Navicat Blog

Oct 11, 2019 by Robert Gravelle

Full-text Search, or FTS, is one of the techniques employed by search engines to find results in their database(s). You too can harness the power of FTS to search for patterns that are too complex for the Like operator. In today's blog, we'll learn how full-text searching is implemented in MySQL. In part 2, we'll try our hand at some queries using Navicat for MySQL as our database client.

Full-text Searching Explained

The purpose of FTS is to fetch documents that only loosely match search criteria against textual data. Hence, searching for "cars and trucks", would return results which contain the words separately, as in just "cars" or "trucks", or that contain the words in a different order ("trucks and cars"), or contain variants of the search terms, e.g. "car" and "truck". This allows businesses to guess at what the user is searching for and return more relevant results in a faster time.

Database Management Systems (DBMS) like MySQL do allow quasi text lookups using LIKE expressions. There are however some drawbacks to the Like clause:

  • They tend to under-perform on large datasets.
  • They're also limited to matching the user's input exactly, which means a query might yield no results even if there are in fact records with relevant information.

Full-Text Searching in MySQL

In order to perform full-text searches in MySQL, you have to add a FULLTEXT index to fields that will support full-text searching. Moreover, full-text indexes can be used only with MyISAM and InnoDB tables. Finally, note that full-text indexes can be created only for CHAR, VARCHAR, or TEXT columns. A FULLTEXT index definition can be given either in the CREATE TABLE statement, or added later using the ALTER TABLE or CREATE INDEX commands. A tip for large data sets: it's much faster to load your data into a table that does not have a FULLTEXT index and then create the index after the data has been loaded, rather than create the FULLTEXT index first and then load the data.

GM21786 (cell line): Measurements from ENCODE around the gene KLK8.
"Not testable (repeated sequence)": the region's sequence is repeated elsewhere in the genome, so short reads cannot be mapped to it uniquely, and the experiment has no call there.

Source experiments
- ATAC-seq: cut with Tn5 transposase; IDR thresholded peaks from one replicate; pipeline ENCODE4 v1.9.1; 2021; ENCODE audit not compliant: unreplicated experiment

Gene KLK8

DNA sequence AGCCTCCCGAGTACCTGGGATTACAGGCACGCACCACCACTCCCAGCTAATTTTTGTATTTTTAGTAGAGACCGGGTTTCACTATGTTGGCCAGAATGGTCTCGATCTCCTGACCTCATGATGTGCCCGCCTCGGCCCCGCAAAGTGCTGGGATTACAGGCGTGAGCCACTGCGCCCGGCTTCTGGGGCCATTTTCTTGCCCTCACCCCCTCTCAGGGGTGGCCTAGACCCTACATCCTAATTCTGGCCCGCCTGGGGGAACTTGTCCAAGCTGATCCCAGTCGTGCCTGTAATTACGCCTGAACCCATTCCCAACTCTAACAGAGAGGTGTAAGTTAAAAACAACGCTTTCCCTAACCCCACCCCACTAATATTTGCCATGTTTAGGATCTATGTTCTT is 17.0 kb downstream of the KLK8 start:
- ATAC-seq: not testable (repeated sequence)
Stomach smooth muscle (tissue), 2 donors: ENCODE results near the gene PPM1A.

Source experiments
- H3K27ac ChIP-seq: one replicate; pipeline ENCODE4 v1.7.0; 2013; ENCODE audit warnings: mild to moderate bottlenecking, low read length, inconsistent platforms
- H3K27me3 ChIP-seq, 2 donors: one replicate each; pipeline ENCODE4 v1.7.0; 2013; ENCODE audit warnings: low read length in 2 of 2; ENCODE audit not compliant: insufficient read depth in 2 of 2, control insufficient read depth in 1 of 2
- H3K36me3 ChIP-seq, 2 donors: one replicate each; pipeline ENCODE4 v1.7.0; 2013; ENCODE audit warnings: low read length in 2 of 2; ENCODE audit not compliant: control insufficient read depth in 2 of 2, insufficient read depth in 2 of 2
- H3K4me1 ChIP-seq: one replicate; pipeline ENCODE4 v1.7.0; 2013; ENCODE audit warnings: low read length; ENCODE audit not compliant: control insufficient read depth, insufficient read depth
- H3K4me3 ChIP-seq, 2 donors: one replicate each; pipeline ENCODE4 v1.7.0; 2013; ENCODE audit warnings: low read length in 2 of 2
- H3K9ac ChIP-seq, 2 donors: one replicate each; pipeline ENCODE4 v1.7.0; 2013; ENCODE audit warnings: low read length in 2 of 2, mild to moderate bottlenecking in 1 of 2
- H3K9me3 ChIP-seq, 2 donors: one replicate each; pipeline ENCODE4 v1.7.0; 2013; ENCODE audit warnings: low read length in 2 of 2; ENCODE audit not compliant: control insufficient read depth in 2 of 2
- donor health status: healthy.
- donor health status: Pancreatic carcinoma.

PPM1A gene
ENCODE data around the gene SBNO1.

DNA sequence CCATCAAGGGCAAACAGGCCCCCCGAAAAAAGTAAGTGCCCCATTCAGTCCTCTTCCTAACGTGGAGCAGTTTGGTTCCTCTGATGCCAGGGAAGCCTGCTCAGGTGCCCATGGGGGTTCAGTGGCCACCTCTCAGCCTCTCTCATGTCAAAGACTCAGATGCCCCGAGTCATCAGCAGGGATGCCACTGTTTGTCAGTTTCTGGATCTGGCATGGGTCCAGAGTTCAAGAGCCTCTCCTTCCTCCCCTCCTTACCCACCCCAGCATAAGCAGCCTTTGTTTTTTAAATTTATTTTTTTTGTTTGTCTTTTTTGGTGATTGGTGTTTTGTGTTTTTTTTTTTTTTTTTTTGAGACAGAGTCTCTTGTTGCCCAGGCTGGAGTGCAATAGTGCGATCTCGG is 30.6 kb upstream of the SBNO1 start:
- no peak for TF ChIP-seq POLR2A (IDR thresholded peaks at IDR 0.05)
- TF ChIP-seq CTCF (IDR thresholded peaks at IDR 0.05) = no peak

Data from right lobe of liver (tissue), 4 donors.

There are three distinct types of full-text searches:

  • Natural Language Full-Text Searches
  • Boolean Full-Text searches
  • Query expansion searches

We'll cover each of these in turn as we go through the list in part 2.

A Basic Example

In the Sakila Sample Database, the film table contains information about each movie in the store's film collection, including its title, running time, and description. We can take a look at a film table record in detail using the Form View. Available in Full Version, the Form View allows us to view, update, insert, or delete data as a form, where the current record is displayed in full detail. There's also navigation bar for switching between records quickly.

We can add full-text searching capability on the description column by adding the FULLTEXT index to it. We could issue either the ALTER TABLE or CREATE INDEX commands, but it Navicat, there's an easier way! The Table Designer contains a number of tabs pertaining to different table objects. These include, column definitions, indexes, foreign keys, triggers, options, and more. We can add a full-text index on the description field by selecting it using the Field Selector dialog, and the choosing FULLTEXT from the Index Type drop-down:

Be sure to leave the Index method blank.

Click the Save button to create the new index:


Now that we've prepped the database for full-text searching, we'll learn how to use Full-Text Search Functions in part 2.

Interested in Navicat for MySQL? You can try it for 14 days completely free of charge for evaluation purposes.

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